Though texturally inspired by early new age records like Iasos’ Inter-Dimensional Music, and sample-based collage ventures like Colleen’s Everyone Alive Wants Answers, Lava Diviner (Truestory) is reinforced with a robust percussive backbone.
Botany, otherwise known as Spencer Stephenson, never resorts to shallow MPC trickery or contrived mixtape clumsiness. Instead, his proto-new age textures float elegantly atop a primal boom-bap pulse to paint a detailed, rhythmic mural that has the scope of a ‘70s prog rock epic.
“On Lava Diviner, I wanted to conjure that same headspace that artists like Roger Dean, and even Zdzislaw Beksinski project in their iconic paintings,” says Stephenson. “I tried to evoke those grand, colourful, surreal landscapes that are mind-bending yet oddly comforting - sci-fi and epic and holy, all at the same time.”
Following 2010’s quietly applauded Feeling Today EP, Lava Diviner (Truestory) was created at various Texas locations using a jumble of equipment, from aging desktop computers, samplers, guitars, bells, flutes, tape recorders, turntables, violin playing room-mates and much more besides. Guest vocals from Brainfeeder artist RYAT were added to the mix and the final creation was mastered by Matthewdavid (Leaving Records / Stones Throw).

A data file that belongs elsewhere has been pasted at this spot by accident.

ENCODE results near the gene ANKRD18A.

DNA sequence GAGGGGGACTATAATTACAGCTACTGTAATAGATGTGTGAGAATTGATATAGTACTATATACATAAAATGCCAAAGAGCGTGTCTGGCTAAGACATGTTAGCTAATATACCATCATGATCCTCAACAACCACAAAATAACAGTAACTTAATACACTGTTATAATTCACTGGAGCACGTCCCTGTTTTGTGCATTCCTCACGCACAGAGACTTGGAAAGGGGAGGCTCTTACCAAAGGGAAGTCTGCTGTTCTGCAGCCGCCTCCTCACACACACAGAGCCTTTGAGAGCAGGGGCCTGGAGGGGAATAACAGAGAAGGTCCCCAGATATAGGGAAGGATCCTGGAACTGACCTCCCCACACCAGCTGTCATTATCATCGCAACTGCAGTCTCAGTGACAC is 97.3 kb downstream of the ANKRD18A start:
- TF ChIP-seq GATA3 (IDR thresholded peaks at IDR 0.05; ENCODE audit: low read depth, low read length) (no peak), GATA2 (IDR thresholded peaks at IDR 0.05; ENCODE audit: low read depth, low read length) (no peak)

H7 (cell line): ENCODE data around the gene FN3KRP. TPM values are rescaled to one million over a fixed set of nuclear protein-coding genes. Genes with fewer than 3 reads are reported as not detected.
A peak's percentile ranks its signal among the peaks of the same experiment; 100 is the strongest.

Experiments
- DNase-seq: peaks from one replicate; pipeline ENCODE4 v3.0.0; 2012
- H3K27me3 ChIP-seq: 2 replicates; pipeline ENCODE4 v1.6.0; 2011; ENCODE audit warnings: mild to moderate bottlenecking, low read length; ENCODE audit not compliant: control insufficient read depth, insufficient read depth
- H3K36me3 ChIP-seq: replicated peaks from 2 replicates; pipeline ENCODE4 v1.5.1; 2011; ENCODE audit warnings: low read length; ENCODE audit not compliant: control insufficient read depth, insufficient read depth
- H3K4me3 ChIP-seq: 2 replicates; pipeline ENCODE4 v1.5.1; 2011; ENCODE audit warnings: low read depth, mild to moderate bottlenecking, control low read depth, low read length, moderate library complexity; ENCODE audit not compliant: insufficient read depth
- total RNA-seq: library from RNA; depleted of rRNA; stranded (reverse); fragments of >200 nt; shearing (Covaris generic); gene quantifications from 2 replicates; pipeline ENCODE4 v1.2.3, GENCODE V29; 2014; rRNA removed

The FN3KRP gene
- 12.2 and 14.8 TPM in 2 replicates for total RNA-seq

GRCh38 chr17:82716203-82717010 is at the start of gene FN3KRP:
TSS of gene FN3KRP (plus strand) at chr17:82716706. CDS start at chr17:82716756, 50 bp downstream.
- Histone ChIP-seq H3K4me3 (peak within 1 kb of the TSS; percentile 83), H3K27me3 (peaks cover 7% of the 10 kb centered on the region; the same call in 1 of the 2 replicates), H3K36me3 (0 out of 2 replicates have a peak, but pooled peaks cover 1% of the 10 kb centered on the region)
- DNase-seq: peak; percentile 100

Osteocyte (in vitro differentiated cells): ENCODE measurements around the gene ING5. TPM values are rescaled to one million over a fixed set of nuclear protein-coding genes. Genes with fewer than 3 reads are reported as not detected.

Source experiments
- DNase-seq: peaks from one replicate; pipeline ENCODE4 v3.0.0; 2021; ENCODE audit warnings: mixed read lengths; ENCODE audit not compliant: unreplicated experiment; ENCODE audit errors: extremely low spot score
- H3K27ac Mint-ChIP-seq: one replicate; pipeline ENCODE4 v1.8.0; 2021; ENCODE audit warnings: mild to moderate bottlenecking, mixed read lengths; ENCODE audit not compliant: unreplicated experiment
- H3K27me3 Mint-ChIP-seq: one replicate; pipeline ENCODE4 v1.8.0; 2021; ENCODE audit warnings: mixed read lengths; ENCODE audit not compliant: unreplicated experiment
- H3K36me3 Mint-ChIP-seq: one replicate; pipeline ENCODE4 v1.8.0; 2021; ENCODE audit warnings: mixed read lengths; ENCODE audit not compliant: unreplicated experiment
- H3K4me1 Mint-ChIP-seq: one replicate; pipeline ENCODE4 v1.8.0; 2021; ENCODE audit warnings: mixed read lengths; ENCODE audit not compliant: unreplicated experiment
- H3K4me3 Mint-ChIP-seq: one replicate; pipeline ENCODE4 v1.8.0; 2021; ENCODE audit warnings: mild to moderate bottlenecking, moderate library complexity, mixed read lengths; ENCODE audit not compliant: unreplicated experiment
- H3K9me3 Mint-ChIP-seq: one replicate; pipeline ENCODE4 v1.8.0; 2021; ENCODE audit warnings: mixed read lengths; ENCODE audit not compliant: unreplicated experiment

As the product of a lengthy gestation period, Lava Diviner (Truestory) follows Botany on an intensely personal journey as he makes his way home within himself, returning to his celestial centre.
Loosely a concept album documenting a religious sect that prays for a volcano to erupt, Stephenson set out to make a kind of instrumental storybook of an album, using only the emotional tone that his theme might evoke.
However, by the time the record was finished, it became clear that the emotional tone was really coming from own life, rather than any concept or allegory.
“As work on the record progressed, I began to realize that the musical journey was a direct reflection of my most hard-to-quantify life experiences.” he explains. “Lava Diviner is about very real transformations in my being, so it’s a true story in that sense… I always imagined my first album being like a volcano, with years of pent-up emotion and musical ideas bubbling up to a cathartic release. So, I always knew that symbolism would end up being a part of my first full-length.”
The volcanic sense of release is palpable. Lava Diviner (Truestory) easily moves past stale tropes of beat-based music, and brings to life a fully-realized, album-length outpouring of profound human emotion.
I love the way the elements here (music box tinkles, ghostly samples, rhythmic detritus) combine into something hypnotic and balmy. All the pieces cling to each other blissfully..
Botany has a love for rhythms that'll send you running through a grassy field...uplifting melodies and twinkling sounds...
...bounces with playful drumming and handclaps, accompanied by bubbly guitars and otherworldly oohs.
...a blossoming soundscape made special by the decisive lack of formal structure.
...indeed perfectly floral.
...deliciously hypnotic and refreshingly modern.
If there's a musical equivalent to euphoria, to stomach-fizzing sense of well-being that you might feel, once in a while, on a sunny Saturday, it's Feeling Today.
Headphone-friendly rumblings dart to and fro via school of fish-like acrobatics...